Activist urges walrus rafts in absence of Arctic sea ice

2017-09-20 07:06
(iStock)

(iStock)

Multimedia   ·   User Galleries   ·   News in Pictures Send us your pictures  ·  Send us your stories

Anchorage - An environmental activist is calling on the US Fish and Wildlife Service to reconsider placing anchored rafts in the ocean as resting platforms for walruses after stampedes killed 64 animals on Alaska's northwest coast.

Rick Steiner, an environmental consultant and former University of Alaska marine conservation professor, pitched the idea two years ago.

The Fish and Wildlife Service concluded it didn't have the money or manpower to provide artificial resting platforms that might give a few walruses relief, but not benefit the population as a whole in the absence of ice in the Chukchi Sea.

Steiner said he's again asking the agency to take the lead in a raft pilot project because sea ice continues to diminish and artificial platforms could provide alternatives to huge herds gathering on the Alaska coast.

"If it doesn't work, then it doesn't work," Steiner said on Friday. "We know what doesn't work: sitting around in office looking at computer screens and having teleconferences expressing concerns about this."

Fish and Wildlife Service spokesperson Andrea Medeiros said the raft suggestion was thoroughly reviewed in 2015 and the agency position has not changed.

Walruses dive hundreds of metres to eat clams and other mollusks on the ocean floor, but they cannot swim indefinitely. Historically, sea ice has provided a platform for female walruses and their young to rest, nurse and dive north of the Bering Strait.

In recent decades, however, sea ice has diminished due to global warming. The ice in late summer has receded far beyond the shallow continental shelf, over water more than 3 000m deep - too deep for walruses to reach the ocean bottom.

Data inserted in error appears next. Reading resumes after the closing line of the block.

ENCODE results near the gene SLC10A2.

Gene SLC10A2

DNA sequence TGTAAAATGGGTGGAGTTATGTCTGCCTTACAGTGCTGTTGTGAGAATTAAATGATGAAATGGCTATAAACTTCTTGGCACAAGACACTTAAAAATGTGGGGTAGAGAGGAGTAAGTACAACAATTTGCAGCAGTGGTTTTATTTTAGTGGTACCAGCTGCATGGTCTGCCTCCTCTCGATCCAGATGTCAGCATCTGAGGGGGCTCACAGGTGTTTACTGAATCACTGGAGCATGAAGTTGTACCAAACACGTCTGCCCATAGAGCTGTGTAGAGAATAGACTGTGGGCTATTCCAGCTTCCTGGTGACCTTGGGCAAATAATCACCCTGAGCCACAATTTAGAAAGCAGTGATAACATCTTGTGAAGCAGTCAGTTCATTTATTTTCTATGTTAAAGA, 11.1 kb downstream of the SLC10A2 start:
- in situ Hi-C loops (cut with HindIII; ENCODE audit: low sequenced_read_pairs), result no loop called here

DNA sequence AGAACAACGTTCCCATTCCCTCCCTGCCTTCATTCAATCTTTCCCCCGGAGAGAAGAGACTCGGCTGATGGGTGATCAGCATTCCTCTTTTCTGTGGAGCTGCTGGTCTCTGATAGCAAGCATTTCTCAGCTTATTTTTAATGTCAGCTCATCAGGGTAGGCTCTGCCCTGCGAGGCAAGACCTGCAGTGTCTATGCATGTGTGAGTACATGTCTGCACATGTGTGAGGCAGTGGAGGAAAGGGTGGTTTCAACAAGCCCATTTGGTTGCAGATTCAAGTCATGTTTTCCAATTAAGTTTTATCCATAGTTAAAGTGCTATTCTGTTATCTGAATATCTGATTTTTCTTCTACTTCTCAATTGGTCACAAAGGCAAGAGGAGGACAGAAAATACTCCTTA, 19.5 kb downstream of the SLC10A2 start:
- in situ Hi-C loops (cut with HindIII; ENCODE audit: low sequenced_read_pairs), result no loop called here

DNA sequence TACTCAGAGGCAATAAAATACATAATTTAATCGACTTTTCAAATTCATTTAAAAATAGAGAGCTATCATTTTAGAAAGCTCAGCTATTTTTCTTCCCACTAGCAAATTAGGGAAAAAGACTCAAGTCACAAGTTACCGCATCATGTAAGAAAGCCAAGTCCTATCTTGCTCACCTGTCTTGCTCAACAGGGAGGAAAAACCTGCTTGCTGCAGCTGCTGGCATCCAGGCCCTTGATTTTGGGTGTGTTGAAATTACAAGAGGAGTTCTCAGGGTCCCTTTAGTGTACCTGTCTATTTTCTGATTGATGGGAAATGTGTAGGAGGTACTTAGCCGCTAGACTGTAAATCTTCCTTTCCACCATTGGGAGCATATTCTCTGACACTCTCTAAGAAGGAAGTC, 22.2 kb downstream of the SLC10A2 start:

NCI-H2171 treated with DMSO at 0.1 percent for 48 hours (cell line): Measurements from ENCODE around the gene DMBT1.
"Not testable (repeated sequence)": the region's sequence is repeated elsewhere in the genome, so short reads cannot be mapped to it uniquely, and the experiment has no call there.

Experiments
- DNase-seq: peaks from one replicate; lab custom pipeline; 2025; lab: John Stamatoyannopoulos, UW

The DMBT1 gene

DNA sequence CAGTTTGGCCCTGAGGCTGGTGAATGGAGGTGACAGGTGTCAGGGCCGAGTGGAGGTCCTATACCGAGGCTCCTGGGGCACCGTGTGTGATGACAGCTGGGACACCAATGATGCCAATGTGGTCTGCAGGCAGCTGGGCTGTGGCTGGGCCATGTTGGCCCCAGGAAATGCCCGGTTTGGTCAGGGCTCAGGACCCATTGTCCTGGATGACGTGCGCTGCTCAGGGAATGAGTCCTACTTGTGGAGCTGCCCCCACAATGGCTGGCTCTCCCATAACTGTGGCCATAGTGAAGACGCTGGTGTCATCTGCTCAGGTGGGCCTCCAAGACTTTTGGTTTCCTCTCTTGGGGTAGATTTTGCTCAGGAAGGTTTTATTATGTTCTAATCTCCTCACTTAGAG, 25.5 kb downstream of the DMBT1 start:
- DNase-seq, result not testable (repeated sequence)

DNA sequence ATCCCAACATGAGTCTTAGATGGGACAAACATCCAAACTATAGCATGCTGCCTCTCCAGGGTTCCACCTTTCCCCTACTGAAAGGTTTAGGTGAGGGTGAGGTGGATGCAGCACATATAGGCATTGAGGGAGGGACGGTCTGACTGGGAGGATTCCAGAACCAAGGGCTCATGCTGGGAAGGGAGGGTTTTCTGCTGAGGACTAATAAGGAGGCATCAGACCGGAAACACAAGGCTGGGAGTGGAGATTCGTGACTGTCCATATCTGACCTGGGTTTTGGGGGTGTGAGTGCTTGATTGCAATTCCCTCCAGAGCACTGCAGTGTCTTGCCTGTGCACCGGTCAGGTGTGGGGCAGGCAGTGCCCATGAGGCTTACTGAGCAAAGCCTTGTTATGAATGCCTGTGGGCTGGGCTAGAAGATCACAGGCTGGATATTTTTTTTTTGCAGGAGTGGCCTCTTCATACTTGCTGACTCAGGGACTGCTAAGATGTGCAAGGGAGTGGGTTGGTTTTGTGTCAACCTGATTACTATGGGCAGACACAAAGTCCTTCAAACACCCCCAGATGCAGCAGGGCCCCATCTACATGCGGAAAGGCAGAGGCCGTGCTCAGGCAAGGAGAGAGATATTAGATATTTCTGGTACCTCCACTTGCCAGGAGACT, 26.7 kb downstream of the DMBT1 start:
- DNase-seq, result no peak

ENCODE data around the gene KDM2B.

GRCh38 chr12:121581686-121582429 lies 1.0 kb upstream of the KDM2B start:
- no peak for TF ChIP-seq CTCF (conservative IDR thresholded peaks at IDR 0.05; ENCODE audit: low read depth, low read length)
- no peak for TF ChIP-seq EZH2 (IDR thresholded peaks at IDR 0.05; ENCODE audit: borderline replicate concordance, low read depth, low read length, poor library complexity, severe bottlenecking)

Stampede 

Instead of staying on sea ice over deep water, walruses have gathered in Russia and Alaska, with 35 000 or more animals sometimes packed shoulder to shoulder on a beach. If a herd is spooked by a polar bear, hunter, plane or boat, calves can be crushed by mature females weighing more than a ton.

A survey September 11 near the Inupiaq Eskimo village of Point Lay found 64 dead walruses.

With the amount of carbon in the Earth's atmosphere and oceans, Steiner said, the loss of sea ice will continue. He proposes a pilot project of perhaps three rafts anchored a few kilometres off Point Lay and about miles offshore at Hanna Shoal, an important walrus feeding area.

Giant fuel barges are readily available for sale or lease that could be painted white to simulate large pan-ice floes, outfitted with artificial turf and lowered with seawater in their ballast tanks to a level where walruses could pull themselves up with their tusks, as they do with sea ice, Steiner said.

"The solution here is a little bit of biology, a little bit of naval architecture, and good old, standard tug-and-barge operation," he said.

Former Fish and Wildlife Service regional director Geoffrey Haskett said in his response to Steiner in 2015 that the agency's two major management concerns were disturbances to walruses on shore and stress placed on them by having to swim greater distances from the coast to feeding areas.

The agency and Point Lay residents have combined to discourage flights and hunters near herds that could cause stampedes. Steiner called the effort heroic but "simply not enough."

Read more on:    arctic ocean  |  marine life  |  climate change

Join the conversation!

24.com encourages commentary submitted via MyNews24. Contributions of 200 words or more will be considered for publication.

We reserve editorial discretion to decide what will be published.
Read our comments policy for guidelines on contributions.
NEXT ON NEWS24X

Inside News24

 
/News
Traffic Alerts
There are new stories on the homepage. Click here to see them.
 
English
Afrikaans
isiZulu

Hello 

Create Profile

Creating your profile will enable you to submit photos and stories to get published on News24.


Please provide a username for your profile page:

This username must be unique, cannot be edited and will be used in the URL to your profile page across the entire 24.com network.

Settings

Location Settings

News24 allows you to edit the display of certain components based on a location. If you wish to personalise the page based on your preferences, please select a location for each component and click "Submit" in order for the changes to take affect.




Facebook Sign-In

Hi News addict,

Join the News24 Community to be involved in breaking the news.

Log in with Facebook to comment and personalise news, weather and listings.